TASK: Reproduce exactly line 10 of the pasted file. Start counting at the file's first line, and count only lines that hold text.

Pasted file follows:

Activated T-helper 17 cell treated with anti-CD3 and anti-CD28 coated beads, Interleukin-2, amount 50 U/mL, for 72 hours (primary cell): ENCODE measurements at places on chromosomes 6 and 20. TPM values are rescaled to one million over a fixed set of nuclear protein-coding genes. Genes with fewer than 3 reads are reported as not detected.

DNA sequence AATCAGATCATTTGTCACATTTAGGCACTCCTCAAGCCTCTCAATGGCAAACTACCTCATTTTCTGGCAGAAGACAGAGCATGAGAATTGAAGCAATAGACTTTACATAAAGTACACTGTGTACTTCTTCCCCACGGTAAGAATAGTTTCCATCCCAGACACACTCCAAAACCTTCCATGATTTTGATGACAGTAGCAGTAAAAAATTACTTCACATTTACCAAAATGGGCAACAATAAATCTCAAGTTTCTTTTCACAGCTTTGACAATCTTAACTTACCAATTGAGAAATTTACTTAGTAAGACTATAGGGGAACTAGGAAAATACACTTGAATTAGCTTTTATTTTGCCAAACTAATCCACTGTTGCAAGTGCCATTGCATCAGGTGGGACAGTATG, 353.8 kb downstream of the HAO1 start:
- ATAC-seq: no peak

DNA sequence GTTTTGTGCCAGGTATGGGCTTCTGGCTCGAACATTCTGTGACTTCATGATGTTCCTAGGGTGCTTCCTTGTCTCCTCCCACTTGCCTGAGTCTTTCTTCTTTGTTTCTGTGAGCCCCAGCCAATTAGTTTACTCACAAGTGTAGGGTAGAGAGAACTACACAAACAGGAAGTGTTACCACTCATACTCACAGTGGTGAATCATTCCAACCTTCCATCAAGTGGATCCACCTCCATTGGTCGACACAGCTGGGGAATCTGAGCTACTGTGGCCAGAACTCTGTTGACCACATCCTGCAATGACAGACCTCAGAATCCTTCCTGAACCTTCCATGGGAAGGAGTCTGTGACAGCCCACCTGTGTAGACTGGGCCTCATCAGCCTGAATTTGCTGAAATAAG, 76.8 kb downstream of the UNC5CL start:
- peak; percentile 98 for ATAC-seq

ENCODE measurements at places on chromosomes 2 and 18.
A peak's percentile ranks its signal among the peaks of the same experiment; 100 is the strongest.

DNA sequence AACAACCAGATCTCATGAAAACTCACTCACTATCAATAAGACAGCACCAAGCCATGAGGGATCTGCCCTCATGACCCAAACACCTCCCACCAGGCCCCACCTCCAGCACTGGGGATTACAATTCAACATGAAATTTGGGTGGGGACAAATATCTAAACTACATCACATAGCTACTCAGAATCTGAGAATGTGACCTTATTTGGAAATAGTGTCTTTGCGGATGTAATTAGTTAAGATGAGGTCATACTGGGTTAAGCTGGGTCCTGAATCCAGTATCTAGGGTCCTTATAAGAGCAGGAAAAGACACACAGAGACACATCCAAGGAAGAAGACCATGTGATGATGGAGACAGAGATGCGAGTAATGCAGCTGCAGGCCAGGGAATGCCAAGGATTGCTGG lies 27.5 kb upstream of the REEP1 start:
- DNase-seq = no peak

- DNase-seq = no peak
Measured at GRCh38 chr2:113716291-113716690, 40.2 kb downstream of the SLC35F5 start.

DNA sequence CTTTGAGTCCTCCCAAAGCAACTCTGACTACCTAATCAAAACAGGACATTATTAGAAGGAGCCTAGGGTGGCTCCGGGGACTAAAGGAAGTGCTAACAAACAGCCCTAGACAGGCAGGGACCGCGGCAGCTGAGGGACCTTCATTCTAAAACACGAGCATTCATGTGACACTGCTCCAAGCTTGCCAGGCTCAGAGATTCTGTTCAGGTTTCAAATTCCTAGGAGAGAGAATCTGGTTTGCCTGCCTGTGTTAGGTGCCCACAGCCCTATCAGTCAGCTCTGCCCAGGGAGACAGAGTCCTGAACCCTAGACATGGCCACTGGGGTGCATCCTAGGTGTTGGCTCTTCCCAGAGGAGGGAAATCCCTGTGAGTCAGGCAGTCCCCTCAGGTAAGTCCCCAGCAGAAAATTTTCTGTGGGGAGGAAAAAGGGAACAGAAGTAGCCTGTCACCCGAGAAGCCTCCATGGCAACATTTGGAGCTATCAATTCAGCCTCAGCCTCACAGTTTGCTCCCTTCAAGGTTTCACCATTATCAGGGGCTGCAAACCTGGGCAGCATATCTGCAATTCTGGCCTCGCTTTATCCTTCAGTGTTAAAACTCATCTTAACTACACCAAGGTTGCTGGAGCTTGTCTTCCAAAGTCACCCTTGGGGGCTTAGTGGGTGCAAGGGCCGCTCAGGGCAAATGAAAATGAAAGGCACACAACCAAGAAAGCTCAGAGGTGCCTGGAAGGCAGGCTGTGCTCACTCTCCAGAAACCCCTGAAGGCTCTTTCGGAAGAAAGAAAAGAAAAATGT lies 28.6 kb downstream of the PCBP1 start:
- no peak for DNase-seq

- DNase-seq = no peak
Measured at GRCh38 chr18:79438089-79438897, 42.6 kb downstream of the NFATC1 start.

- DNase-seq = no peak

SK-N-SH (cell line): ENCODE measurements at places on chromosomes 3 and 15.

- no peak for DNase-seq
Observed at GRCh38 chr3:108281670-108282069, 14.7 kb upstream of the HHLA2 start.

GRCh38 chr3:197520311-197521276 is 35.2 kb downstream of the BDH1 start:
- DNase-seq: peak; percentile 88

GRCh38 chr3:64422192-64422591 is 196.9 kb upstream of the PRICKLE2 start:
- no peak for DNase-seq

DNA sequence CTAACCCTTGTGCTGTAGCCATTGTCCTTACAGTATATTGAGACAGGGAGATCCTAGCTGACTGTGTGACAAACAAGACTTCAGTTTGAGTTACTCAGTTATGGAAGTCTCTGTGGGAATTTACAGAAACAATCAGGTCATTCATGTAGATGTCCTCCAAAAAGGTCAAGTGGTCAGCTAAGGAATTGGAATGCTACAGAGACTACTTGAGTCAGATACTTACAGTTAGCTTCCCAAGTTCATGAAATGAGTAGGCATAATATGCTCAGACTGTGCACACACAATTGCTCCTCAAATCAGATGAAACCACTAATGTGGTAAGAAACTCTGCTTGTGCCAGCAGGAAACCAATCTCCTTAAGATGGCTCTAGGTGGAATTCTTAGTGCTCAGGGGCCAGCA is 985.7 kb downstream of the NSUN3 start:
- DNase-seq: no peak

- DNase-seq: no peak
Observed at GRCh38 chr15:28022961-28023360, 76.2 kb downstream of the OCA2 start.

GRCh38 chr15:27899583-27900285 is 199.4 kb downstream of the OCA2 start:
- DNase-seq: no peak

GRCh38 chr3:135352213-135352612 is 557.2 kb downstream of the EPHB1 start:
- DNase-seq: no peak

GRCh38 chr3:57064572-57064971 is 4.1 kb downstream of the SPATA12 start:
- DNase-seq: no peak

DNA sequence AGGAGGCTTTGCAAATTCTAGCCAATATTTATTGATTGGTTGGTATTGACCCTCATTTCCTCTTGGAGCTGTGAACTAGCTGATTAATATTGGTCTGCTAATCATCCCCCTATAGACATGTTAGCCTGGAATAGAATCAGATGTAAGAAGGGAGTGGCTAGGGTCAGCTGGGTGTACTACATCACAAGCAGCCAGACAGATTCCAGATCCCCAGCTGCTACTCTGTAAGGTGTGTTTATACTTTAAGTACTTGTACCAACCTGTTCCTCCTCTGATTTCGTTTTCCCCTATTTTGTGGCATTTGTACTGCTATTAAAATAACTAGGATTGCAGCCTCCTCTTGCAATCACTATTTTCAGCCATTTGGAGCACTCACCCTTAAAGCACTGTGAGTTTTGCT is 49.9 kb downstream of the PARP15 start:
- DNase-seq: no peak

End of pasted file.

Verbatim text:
- DNase-seq = no peak